Platinum Jubilee: the Queen and her successors

On February 6, 1952, Elizabeth II ascended the British throne as successor to her father, George IV. Seventy years later, the 95-year-old is now the longest-serving monarch in British history. She spent the day of the anniversary at her country estate, Sandringham House, without making any public appearances. Commentators focus on the news that Elizabeth wants Charles's wife Camilla to be Queen Consort.

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Corriere del Ticino (CH) /

A rock in the surf

Corriere del Ticino stresses the importance of Elizabeth's reign over the decades:

“The extraordinary achievement of Elizabeth and her people is the country's retreat to the confines of a small island after centuries of colonial expansion. The collapse of the biggest empire in history threatened to bury Britain under the rubble. The dignity, firmness and majesty of the Queen have been vital to the nation's stability and sense of direction. The English phoenix has been able to rise from the ashes again. ... That is why the few republicans don't stand a chance. After 70 years Elizabeth II's approval rating is at 80 percent. Name another head of state who would have even half that percentage after just seven months.”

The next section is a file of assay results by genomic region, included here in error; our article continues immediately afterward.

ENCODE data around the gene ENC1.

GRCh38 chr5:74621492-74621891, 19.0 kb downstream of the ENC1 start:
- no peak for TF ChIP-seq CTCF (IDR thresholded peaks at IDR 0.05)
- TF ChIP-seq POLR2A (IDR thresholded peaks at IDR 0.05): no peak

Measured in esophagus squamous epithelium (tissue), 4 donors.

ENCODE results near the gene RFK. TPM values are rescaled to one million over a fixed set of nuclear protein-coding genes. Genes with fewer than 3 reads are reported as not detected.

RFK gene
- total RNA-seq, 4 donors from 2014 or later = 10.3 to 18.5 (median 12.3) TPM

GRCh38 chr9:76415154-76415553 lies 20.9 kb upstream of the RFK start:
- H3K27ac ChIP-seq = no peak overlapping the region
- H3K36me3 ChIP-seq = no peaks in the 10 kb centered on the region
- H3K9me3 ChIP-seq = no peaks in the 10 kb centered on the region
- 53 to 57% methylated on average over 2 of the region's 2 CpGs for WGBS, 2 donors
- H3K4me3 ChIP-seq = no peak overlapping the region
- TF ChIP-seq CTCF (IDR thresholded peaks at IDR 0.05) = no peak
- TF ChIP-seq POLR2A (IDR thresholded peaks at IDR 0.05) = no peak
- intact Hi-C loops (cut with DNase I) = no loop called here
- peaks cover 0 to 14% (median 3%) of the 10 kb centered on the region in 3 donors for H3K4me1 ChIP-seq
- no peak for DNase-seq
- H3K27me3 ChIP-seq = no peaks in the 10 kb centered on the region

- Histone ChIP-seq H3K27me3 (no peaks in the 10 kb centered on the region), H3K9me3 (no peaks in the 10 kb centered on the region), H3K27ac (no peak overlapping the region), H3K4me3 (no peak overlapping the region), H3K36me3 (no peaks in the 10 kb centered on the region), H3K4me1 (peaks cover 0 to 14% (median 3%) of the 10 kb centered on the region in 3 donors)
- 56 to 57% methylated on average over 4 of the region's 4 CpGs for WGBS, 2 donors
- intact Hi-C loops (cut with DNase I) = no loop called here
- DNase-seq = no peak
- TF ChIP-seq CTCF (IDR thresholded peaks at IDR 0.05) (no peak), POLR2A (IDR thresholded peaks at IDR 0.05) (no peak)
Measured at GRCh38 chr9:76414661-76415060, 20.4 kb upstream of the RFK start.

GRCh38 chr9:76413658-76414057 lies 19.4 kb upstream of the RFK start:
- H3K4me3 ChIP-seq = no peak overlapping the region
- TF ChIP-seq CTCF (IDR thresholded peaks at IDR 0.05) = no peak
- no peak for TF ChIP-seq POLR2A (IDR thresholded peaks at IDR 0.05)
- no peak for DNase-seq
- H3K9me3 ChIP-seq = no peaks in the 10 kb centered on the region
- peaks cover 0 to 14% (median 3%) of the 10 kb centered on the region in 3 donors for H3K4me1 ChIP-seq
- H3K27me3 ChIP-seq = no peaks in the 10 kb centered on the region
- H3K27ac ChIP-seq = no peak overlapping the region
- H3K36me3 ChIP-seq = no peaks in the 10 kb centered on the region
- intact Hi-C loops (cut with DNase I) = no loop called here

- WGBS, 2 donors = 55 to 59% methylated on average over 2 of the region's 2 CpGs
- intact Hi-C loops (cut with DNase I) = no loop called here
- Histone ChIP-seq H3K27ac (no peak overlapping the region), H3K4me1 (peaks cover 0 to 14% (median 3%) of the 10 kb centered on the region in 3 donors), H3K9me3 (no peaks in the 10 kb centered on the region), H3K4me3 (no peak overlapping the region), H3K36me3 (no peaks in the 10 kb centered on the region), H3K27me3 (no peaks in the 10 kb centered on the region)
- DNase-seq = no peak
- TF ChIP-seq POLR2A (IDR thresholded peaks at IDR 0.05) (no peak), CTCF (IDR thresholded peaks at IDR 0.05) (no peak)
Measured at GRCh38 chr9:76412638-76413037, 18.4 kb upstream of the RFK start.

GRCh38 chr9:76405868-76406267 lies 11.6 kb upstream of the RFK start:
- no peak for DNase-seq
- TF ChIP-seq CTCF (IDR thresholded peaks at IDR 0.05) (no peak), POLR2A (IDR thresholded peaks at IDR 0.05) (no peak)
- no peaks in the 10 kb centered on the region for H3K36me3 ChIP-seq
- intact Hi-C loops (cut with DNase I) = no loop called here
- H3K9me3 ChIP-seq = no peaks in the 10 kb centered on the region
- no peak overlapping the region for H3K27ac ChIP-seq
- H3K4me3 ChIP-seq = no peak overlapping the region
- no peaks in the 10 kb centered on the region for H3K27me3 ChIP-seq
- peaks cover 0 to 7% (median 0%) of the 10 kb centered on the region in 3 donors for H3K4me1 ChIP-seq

The Times (GB) /

Camilla has earned her stripes

The fact that Camilla, Duchess of Cornwall, is to become Queen Consort shows that the times have changed and the monarchy is still alive and kicking, The Times rejoices:

“It is no longer a source of stigma, nor should it be, to have divorced. ... She has won admiration for her dedication to public duty and the evident way she cherishes her husband and stepsons. The duchess thereby shows by example and with essential wisdom that she has similar qualities to her mother-in-law. The monarchy ... can survive, and flourish, by showing awareness that privilege entails responsibilities to serve. The duchess exemplifies that ethos, and the nation will rejoice when she is Queen Camilla.”

The Independent (GB) /

Best possible start for Charles

Charles will never achieve his mother's stature even with Camilla as queen by his side, The Independent predicts:

“Charles's reign will inevitably be shorter, and he won't be able to rival his mother's accumulation of experience and wisdom. What is a bit unfortunate ... is that he needs - or thinks he needs - to leverage the Queen's authority and popularity for his own good. A few years ago, she had to lead a lobbying campaign to ensure that he would succeed her as head of the Commonwealth. The Queen undoubtedly hopes that the institution she has steered through seven turbulent decades will continue and thrive under Kings Charles, William and George into the 22nd century, and so she's given him the best start she can.”